How exciting—I get to give something away! Several people liked the Market Bag that I posted last time (thanks so much for the love, lovers!), so I thought it would be really fun to make something to giveaway this time. The palette—Sirus IFRC—that provided the inspiration for this project comes from napkin guy and I loved working with this combination of colors. The pattern comes from Sew4Home and was designed by Alicia Thommas (edited by Liz Johnson). With the exception of omitting swivel hooks (instead I used center-release buckles), using a concealed magnetic clasp instead of a nickel one (and, of course, using my own painted canvas and a coordinating fleece), I made the project just as it was presented.
It’s really a lot of fun to make projects from canvas that you have painted and made your own mark on. The person who first got me excited about painting layers on canvas with this approach is Roxanne Padgett. I took her Luscious Layered Canvas class last spring and have been having a grand ole time ever since. I continue to experiment and try new things and new ways of making each piece uniquely my own. You’ll be seeing more projects from me where I take this path using a palette, so I thought you might like to see briefly, how I go about painting the canvas. And if you don’t want know all that, just skip to the bottom and leave a comment if you’d like to try and win this bag. I’ll never know the difference.
For what I do, I buy unprimed cotton duck in a medium weight and I typically buy it in one big folded piece (72” x 6 yards [1.83m x 5.49m]) because it’s most economical that way. If I just want to paint canvas, without a particular project in mind yet, I like to work on pieces that are about 18” x 24” (46cm x 61cm) and I usually just tear it. Sometimes—as with the project I’m showing you here—I will read the pattern to see what sizes I’m supposed to end up with and then I tear the duck to individual pieces that are about three inches bigger than I need to allow for shrinkage (when the canvas gets wet).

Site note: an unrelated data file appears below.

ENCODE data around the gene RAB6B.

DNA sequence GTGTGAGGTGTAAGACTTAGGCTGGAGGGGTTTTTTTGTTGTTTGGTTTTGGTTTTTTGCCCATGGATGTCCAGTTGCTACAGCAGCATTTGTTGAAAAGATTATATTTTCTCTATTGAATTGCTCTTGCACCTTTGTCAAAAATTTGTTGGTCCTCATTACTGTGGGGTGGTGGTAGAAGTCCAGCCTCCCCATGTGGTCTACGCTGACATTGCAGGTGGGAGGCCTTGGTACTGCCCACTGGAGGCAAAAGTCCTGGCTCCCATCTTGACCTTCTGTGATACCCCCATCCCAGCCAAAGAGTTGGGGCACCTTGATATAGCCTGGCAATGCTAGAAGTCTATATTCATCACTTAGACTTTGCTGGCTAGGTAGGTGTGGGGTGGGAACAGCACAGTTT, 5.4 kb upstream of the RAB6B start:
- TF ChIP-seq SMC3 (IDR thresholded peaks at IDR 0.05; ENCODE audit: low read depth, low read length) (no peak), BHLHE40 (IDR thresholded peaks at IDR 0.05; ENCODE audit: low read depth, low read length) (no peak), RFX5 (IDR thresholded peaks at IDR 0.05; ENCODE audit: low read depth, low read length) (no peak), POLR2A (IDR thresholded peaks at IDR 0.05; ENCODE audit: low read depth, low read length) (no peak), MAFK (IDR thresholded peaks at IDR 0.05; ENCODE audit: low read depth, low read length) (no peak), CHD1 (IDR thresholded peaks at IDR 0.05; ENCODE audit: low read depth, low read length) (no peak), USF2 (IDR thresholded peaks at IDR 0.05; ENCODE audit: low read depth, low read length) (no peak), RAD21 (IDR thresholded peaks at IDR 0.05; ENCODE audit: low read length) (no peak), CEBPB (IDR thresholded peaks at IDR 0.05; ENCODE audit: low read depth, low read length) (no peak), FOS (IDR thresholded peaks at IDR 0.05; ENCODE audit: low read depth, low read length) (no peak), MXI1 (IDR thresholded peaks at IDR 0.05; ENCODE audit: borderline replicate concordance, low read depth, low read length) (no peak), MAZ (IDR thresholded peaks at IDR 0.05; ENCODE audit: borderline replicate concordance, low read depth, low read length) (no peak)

Before starting to paint, I like to get an entire piece of canvas wet first and I just do this in the sink. Getting it wet allows the paint to spread faster and easier. Start with one color and just make several random strokes. Then use a foam roller and work it over the entire surface to spread the color. Irregularity is good—don’t get hung up thinking you need to end up with a consistent, solid fill here. You’re just getting started!
Take a second color and just squirt some in several places. Pretend you are Jackson Pollock and just have fun flinging it on there. Work this in a bit with the roller too, but leave it more concentrated in some places and less so in others. Now you have a decent background and it’s all assorted layering techniques from here. I’ll share a few of my favorites here with you, but keep in mind, you are the artist and whatever way you do it is the right way.